Bandwidth Caps and the Death of the Internet

At one time in the no-so-distant past, it was exciting to watch images download with a 56K modem. If you had grown up using a 28.8 or (God forbid) a 14.4, you felt like you had just stepped out of the dark ages. The Internet suddenly came alive. When broadband finally arrived, it was revolutionary. Many innovators began to see the potential of the Internet to be a new medium for all forms of communication and expression. Websites like YouTube pushed broadband to its limits, delivering streaming content on-demand.

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As high-speed Internet has matured, so has the need for more speed — bigger pipes, so to speak — to download all of the HD movies, music, online gaming, and other goodies you can now find online. The possibilities seemed limitless, that is until Internet Service Providers (ISPs) decided to start imposing limits. Bandwidth caps may ruin the Internet, one gigabyte at a time, and at the moment, it seems like there is little anyone can do to stop it.

What is a bandwidth cap? According to networking specialists at server host 34SP.com, bandwidth refers to the amount of data that is transferred over a network connection. For websites, bandwidth is very important because the more traffic your site gets, the more bandwidth you will use. Small sites might not even use 1GB in a month, whereas large, content-rich sites may use several hundred or more.

Since we graduated from the days of limit hours on AOL, the Internet has always been provided on an unlimited basis. Few would have imagined that limitations would again be imposed, but that is exactly what a bandwidth cap is. It means that you can only transfer a certain amount of data within the span of a month.

When the story broke in 2009 that Time Warner Cable intended to roll out crippling bandwidth caps, there was a public outcry causing them to back down, but since then, Comcast has quietly implemented a 250GB monthly limit. And now AT&T has followed with 150GB limits for DSL users and 250GB for U-verse users. Comcast sees it as reasonable. After all, by their math, it would take 50 million emails, 62,500 songs, 125 standard-definition movies (at 2GB/movie), or 25,000 hi-resolution photos to reach 250GB in one month.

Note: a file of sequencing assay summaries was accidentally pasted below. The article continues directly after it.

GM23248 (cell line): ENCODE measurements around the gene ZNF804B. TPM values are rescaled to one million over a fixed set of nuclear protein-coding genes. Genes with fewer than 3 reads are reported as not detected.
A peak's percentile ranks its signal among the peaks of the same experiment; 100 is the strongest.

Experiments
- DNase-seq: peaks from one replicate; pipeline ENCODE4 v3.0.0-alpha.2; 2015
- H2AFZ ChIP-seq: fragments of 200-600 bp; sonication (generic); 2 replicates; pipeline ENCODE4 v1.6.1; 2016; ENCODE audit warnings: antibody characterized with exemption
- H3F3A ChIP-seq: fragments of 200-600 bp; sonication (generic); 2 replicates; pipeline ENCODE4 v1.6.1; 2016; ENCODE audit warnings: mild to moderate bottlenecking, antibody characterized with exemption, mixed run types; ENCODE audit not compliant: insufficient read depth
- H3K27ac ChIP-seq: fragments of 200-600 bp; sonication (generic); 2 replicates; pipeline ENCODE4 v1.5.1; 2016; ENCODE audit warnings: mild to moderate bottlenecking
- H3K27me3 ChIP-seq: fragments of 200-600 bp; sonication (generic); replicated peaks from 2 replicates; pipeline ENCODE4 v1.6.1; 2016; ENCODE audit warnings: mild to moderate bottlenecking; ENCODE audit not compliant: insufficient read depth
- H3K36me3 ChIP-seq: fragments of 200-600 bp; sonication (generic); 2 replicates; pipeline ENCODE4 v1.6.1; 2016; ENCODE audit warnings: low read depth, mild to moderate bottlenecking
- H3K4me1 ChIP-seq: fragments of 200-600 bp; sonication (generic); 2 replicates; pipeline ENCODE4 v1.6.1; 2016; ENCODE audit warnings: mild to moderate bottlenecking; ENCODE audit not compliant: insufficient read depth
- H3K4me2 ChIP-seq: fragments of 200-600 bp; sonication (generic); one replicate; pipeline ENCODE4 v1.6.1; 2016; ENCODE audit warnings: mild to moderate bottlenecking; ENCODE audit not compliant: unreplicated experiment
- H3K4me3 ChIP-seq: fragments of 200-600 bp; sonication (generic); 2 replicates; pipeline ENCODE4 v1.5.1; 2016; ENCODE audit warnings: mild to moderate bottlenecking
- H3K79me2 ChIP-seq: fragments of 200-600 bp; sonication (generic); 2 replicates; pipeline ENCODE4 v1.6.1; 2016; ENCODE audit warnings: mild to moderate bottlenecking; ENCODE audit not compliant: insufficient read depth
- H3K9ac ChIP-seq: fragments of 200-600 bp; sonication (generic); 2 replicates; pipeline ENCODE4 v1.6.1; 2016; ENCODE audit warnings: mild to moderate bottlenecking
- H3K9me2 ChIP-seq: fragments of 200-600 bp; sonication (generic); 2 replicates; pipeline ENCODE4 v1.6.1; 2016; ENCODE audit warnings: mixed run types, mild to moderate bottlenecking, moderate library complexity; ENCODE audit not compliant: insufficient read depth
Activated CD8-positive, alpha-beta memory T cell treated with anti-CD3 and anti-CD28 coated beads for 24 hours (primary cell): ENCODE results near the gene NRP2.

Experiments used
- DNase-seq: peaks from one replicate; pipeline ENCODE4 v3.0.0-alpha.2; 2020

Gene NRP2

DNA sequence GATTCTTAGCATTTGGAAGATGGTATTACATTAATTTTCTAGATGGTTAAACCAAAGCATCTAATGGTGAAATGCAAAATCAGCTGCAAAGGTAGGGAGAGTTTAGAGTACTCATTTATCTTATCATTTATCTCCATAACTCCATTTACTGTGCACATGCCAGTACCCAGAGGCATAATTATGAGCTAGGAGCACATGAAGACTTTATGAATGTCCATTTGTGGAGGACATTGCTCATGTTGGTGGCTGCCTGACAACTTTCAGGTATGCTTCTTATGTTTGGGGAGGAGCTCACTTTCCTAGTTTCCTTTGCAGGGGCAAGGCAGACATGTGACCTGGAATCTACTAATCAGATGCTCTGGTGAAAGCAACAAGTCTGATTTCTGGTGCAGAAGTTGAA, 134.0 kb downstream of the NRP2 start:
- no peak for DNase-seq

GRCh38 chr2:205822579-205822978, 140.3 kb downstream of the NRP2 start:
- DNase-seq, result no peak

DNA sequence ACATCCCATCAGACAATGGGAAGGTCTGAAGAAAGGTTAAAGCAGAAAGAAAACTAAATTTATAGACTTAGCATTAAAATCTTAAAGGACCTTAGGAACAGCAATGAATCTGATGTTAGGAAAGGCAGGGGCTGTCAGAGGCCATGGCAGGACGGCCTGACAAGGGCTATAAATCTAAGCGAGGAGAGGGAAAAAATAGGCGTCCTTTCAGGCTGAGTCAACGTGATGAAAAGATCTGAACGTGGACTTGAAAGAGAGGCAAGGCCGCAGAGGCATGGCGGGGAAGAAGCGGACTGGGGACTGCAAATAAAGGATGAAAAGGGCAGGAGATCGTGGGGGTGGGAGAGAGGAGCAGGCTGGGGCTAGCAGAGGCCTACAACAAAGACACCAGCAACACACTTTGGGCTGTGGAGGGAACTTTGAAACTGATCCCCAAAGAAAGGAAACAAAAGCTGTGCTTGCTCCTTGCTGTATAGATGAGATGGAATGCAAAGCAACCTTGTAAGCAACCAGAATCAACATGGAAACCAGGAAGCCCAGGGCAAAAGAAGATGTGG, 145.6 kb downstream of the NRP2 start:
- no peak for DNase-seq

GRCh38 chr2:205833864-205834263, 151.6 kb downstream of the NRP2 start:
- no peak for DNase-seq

AT&T says only 2 percent of users will have a problem with it, but seeing as how they have around 17 million high-speed Internet subscribers, 2 percent is 340,000 people. While Comcast will simply kick you to the curb if you repeatedly go over 250GB, AT&T will charge $10 per 50GB over the limit. If 340,000 people go only 50GB over, that is $3,400,000 extra green ones for the telecom giant.

If that is even an accurate count, are those 340,000 people downloading pirated movies, streaming illegal content on their websites, or downloading more porn than they can ever watch? Maybe some are, but many are just trying to cut the cable TV cord and watch their TV and movie content online. After all, it would not take much to kill your bandwidth with HD movies. One 720p movie might be 3.5GB. You would have to watch 71 of them to reach 250GB (42 for 150GB), but we are not just talking about movies or just about a single person.

Imagine a family of four, two of them teenagers. Everyone may have watch 5 hours worth of content per week. That adds up to 20 hours. Each person may use 28GB per week, which makes 112 for the month. If you add more people or more hours, 150 is easy to hit. Add 1080p video and maybe some online gaming, and you will not make it through the month.

AT&T, Comcast, and the other ISPs are not targeting pirates at all. These new restrictions are designed to limit Netflix, Hulu, Amazon OnDemand, iTunes, VUDU, YouTube, and other online TV and movie streaming. With cable TV, you may pay $40 per month for a boat load of channels, but you may end up watching only 5 of them. Nevertheless, you still pay for all 80. Netflix costs $7.95 per month, allows you to choose what you want to watch, and the cable company gets none of it.

Up until this point, we have only discussed downloads, but what about uploads? What if you own a website that has a lot of digital content? What if you run your web business from home? Do you have a YouTube account where you upload HD videos? Forget about it.

Bandwidth caps will stifle innovation and force the web to crawl back into the 20th century. It must be stopped, either through public protest, intervention from lawmakers, or both.

 

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